An English In Kentucky


















 Sunday May 22nd 2016Tim Candler9


      Long paragraphs on a difficult background, you betcha! So let's go. One of the problem areas for a person who writes is the idea of a best seller. The trouble is, and you can call it cynical if you want, best sellers are either brilliantly promoted flukes or they emerge from a detailed analysis of the demand in a market comprised of people who buy books and are written to satisfy that demand. Another way of looking at a best seller, is in terms of a "A Pat on The Back" a "Jolly Good Show Old Chap" and all the hoopla associated with "Success" a reward so temporal in its nature even The Saints might occasionally fall prey to, or victim of. Our own true hero has a misguided grandfather who is currently running in that direction, he's headed for the Vestry of Monnow, a judgment, which as it so happens occurs in a Lunatic Asylum, but that's another story which currently hinges on your writer of pulp's ability to grasp a character our hero is currently sharing a cell with, an Irishman who speaks Welsh.  But Georges Sorel did actually write a best seller, it was called "Reflections on Violence" and it was translated into many different languages which included English. Sorel's market for this book was the world of turmoil in the decade leading up to the First World War. And while Proudhon, of yesterday's ramblings, didn't like violence, he'd seen it, he got no adrenalin rush from it, it was a waste of resource and it was the antitheses of the sort of reasonable behavior one might expect from a fellow revolutionary, it was Sorel who suggested that much of the motivation behind what people did when they were upset, wanted to be inspired, or just woke up in the morning could be thought of as myth. Perhaps to explain it a little better, consider "The American Dream" "Cry God for Harry, England and Saint George" "We will have our Freedom" and put all that beside Hillary, the conqueror of Everest's and possibly the other Hillary's, incredibly insipid  "Because it was there." Sounds more like detention than a struggle worth getting excited about. Sorel essentially said that the myth of violence was useful, and here, for the queasy, worth considering the furthest possible ends of the continuum between Harmony and the End Times, the notion of "Mutually Assured Destruction," call it a myth if you want to, it hasn't yet happened, but it might. In a less extreme way, to change the arrangements and traditions of societies, the least powerful amongst us had to have muscle. One element of muscle was violence. And I can almost see Gandhi in tears as his weaponless peasants dreamed of spinning their own cotton while facing down the rifles of the British Soldiers. Call it irony. "The end of the world is easier to conceive of than the end of capital." A quote from a politician called Tom Watson.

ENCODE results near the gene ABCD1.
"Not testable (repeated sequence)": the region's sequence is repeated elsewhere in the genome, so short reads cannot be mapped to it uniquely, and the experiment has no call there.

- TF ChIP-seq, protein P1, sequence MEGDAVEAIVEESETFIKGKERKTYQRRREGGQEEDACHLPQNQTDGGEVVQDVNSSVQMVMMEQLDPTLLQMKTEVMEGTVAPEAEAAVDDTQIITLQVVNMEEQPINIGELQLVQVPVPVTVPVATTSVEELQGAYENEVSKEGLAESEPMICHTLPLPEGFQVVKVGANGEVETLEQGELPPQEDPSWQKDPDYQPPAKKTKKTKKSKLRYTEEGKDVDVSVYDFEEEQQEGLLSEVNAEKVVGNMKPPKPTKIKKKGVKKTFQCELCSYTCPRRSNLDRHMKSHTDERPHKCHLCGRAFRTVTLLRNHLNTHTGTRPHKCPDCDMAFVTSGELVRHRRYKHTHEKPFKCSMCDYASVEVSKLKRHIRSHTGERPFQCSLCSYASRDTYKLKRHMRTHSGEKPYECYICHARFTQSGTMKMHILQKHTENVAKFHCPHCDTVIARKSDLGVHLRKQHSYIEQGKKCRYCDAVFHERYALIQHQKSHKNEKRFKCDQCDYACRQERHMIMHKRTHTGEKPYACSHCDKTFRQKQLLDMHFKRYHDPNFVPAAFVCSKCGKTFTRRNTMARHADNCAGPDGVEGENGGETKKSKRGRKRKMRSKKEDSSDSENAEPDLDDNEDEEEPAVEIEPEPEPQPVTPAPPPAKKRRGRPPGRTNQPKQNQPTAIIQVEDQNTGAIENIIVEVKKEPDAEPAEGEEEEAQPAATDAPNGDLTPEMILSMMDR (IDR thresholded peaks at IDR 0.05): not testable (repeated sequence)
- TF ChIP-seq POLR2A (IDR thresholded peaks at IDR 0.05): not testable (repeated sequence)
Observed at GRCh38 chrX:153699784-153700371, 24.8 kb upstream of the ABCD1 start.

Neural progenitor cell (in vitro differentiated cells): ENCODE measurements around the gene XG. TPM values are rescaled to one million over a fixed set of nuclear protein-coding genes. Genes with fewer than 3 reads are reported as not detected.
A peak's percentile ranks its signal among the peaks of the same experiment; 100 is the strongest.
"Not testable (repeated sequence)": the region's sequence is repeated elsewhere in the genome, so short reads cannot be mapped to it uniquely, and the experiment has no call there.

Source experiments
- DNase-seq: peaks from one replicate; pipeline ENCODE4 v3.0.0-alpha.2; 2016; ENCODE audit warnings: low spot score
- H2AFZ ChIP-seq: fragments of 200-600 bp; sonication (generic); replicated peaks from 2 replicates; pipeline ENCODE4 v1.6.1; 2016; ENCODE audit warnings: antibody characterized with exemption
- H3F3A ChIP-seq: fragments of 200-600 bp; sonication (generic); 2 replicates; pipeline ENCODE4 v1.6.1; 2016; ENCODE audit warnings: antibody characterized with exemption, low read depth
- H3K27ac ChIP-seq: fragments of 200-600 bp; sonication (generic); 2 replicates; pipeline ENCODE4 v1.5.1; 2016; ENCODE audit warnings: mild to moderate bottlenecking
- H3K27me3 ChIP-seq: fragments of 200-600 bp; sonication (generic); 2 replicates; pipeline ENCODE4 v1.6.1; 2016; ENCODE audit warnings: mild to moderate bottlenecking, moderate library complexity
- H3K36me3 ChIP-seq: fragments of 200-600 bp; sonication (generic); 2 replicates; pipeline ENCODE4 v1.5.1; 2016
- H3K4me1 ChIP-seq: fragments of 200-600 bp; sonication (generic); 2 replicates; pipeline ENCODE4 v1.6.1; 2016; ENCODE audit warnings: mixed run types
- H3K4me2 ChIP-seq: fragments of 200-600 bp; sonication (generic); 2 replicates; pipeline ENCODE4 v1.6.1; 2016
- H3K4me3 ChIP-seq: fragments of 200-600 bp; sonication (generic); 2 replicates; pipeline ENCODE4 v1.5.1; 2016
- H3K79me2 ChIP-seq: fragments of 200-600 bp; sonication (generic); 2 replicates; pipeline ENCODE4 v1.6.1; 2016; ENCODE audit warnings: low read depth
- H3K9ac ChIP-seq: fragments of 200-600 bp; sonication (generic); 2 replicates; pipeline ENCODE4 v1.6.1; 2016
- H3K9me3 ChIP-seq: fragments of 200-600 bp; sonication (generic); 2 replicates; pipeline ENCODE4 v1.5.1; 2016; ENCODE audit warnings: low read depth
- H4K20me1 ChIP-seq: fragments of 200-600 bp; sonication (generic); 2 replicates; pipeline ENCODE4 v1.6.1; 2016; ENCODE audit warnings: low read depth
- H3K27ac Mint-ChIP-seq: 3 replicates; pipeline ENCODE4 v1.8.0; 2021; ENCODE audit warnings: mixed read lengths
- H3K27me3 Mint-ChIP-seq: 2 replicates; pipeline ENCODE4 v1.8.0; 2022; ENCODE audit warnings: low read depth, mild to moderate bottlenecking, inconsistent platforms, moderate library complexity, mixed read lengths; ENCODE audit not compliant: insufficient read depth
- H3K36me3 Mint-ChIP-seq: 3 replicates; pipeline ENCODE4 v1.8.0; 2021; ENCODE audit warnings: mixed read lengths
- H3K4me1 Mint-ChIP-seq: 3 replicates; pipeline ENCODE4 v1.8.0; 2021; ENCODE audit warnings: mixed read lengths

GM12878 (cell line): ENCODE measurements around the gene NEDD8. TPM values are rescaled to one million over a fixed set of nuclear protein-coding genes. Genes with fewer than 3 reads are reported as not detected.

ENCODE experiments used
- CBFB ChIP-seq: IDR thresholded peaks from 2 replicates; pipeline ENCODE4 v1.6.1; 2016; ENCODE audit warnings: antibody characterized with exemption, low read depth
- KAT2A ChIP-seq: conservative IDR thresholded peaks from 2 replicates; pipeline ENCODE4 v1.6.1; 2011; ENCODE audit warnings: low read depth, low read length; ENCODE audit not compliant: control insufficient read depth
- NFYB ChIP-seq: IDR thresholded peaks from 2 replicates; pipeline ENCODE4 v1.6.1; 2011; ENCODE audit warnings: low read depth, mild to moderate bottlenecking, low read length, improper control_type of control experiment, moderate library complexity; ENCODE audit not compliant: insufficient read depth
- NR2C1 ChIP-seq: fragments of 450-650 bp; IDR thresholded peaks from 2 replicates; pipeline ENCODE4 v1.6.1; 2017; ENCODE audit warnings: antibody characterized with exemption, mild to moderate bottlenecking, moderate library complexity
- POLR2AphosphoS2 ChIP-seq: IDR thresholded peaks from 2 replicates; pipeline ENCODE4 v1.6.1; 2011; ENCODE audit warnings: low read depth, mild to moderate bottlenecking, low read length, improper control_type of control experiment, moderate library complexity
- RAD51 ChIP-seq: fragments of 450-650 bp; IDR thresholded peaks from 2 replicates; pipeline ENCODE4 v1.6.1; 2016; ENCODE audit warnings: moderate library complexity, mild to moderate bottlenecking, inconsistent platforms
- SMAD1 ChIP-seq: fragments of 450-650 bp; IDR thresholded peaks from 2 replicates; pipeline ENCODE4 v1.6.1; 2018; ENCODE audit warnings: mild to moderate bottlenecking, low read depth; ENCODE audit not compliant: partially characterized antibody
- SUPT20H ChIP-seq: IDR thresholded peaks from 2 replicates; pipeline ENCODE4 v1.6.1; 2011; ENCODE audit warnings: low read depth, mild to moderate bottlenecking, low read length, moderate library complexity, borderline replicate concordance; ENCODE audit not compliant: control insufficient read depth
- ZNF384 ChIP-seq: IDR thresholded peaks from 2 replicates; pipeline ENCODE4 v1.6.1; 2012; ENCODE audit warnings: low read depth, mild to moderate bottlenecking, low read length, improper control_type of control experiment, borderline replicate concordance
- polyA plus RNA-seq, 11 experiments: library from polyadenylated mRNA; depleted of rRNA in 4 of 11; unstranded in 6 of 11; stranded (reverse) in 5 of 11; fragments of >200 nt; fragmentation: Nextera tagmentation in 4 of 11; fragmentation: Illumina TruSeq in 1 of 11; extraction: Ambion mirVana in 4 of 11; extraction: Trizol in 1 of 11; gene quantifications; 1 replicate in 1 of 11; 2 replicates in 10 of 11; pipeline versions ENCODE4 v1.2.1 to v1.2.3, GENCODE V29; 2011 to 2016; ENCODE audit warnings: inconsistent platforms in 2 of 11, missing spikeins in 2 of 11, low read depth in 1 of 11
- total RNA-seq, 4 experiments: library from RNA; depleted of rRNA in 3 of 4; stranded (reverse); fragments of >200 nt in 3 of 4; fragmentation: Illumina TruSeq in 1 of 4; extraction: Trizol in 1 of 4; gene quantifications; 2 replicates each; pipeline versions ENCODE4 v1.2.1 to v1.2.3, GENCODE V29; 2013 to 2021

Sorel worked hard to achieve the status of a Chief Public Works Engineer. He was awarded the Legion de Honneur. On his retirement, Sorel moved to near Paris, a city that's often in turmoil and he wrote books on things like Hydrology, Architecture, Physics, Secular Religion and Political History so he wasn't actually a man running around the streets with a knife in his teeth. Of his many books, "An Introduction to Modern Economics" and "Contribution to Secular Bible Study" didn't ring the bell for many, but his book "Reflections on Violence" rang that bell and so did Sorel's "Illusions of Progress" both written in 1908. In the 1970's you could pick up thumbed, secondhand paperback copies of both books, and if you had money that wasn't already pledged to the Public Bar you could buy them. One of Sorel's things was this, people who write stuff tend toward exploring ideas rather than actually wanting to have anything to do with them. They prefer to sit around in clubs smoking cigars well under the illusion that progress has been made, so time for another celebration with a Chablis. It's the more political people who raise the flag of the engineer, and Sorel's "Reflections of Violence" offered such people a contemplation on violence into which they could read what they wanted to. Some will argue that Sorel's thoughts justified violence by encouraging acts of violence that would serve to further the myth of violence which in turn would enhance the bargaining position of the less powerful, and this argument is all very well if you're shivering in the trench, terrified at the barricade or at the frontline. And in the hands of some, the myth of violence took on a life of it's own. It became rebirth, it was renewal, it was a forging a unity of will on an anvil, it was "Cry God for Harry let's achieve Nirvana by invading other countries," all of which found expression in the fascist movements of the Twentieth Century. But not for Sorel, Sorel's point can be understood from the thoughts of a German called Michels in a 1911 book called "The Iron Law of Oligarchies." Political parties no matter their origin, can't help but become oligarchies, and for Sorel it was through something like the Myth of Violence, or the Myth of the General Strike, something destructive, that the less powerful can keep their representatives in some kind of line, voting was almost an irrelevance. The thing about myths is when they're called threats they're not myths.  So it's tricky, but as the engineer Sorel liked to point out, science is an act of imagination, it's not the real thing.  "Abstractions to avoid the chaos of reality." Aristotle or Sorel, your choice to know the difference between pedants, realists, violence and the myth of violence, Ayn Rand and Proudhon. It's an interesting armchair area for us old farts who aren't yet empiricists.


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